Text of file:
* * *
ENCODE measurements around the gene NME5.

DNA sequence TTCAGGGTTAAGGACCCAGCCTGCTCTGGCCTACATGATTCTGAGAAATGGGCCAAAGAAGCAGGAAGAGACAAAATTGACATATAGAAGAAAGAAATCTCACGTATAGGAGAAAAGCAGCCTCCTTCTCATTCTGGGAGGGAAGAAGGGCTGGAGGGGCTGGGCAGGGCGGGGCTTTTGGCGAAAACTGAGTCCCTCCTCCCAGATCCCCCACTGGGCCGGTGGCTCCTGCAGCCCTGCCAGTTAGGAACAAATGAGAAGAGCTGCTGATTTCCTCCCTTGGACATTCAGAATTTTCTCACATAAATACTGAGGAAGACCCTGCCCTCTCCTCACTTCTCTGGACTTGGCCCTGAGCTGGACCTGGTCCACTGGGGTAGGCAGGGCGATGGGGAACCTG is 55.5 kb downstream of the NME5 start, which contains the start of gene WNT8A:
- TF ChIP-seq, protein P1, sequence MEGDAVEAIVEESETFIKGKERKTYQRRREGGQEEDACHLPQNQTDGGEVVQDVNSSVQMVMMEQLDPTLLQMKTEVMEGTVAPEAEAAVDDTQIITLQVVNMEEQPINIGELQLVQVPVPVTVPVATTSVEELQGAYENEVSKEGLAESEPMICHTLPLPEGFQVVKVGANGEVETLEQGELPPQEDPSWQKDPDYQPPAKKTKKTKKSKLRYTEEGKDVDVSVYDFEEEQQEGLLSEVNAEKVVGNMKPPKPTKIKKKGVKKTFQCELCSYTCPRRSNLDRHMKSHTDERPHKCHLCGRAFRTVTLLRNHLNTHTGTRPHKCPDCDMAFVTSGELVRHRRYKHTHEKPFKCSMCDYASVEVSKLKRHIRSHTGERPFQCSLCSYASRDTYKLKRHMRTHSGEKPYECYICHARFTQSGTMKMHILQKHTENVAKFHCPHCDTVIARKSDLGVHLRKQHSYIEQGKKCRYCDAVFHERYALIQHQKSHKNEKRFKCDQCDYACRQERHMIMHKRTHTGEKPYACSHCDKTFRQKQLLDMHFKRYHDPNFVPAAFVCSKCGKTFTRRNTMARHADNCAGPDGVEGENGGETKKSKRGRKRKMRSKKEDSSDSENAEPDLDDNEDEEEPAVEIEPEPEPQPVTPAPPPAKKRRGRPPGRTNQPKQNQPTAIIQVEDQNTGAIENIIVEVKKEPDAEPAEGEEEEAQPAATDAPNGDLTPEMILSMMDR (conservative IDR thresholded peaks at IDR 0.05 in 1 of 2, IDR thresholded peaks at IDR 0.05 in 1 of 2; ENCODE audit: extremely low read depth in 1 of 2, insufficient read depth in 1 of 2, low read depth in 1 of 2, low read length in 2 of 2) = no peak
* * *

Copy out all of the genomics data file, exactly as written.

ENCODE measurements around the gene NME5.

DNA sequence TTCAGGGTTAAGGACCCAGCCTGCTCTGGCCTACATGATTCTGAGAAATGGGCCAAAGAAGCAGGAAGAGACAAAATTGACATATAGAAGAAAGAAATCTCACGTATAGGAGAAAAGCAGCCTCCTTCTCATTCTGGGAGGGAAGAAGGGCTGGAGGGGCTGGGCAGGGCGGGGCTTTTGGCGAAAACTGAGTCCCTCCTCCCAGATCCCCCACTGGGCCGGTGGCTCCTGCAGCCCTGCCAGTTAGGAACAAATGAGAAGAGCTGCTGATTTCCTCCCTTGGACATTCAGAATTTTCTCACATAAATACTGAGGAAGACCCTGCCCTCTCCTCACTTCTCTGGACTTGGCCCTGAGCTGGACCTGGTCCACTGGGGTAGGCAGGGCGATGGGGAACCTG is 55.5 kb downstream of the NME5 start, which contains the start of gene WNT8A:
- TF ChIP-seq, protein P1, sequence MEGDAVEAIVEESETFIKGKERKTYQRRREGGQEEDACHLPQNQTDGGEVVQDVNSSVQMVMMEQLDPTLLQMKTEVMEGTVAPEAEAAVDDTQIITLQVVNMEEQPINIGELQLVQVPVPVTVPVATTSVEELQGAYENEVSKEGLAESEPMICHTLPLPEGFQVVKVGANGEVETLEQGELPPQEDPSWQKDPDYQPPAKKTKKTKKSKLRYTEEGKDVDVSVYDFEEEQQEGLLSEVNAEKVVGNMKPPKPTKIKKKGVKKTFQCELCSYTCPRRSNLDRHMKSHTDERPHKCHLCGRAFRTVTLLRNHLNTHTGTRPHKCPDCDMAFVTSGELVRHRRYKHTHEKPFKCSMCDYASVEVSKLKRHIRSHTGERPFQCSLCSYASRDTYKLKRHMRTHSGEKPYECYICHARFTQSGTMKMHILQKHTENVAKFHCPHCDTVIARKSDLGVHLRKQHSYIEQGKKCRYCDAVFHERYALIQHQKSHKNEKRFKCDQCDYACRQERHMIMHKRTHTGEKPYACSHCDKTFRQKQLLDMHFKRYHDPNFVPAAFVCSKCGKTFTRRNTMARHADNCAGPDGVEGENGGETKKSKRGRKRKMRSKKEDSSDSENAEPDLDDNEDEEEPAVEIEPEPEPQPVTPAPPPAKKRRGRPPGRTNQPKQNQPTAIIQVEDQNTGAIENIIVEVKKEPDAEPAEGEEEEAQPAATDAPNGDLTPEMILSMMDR (conservative IDR thresholded peaks at IDR 0.05 in 1 of 2, IDR thresholded peaks at IDR 0.05 in 1 of 2; ENCODE audit: extremely low read depth in 1 of 2, insufficient read depth in 1 of 2, low read depth in 1 of 2, low read length in 2 of 2) = no peak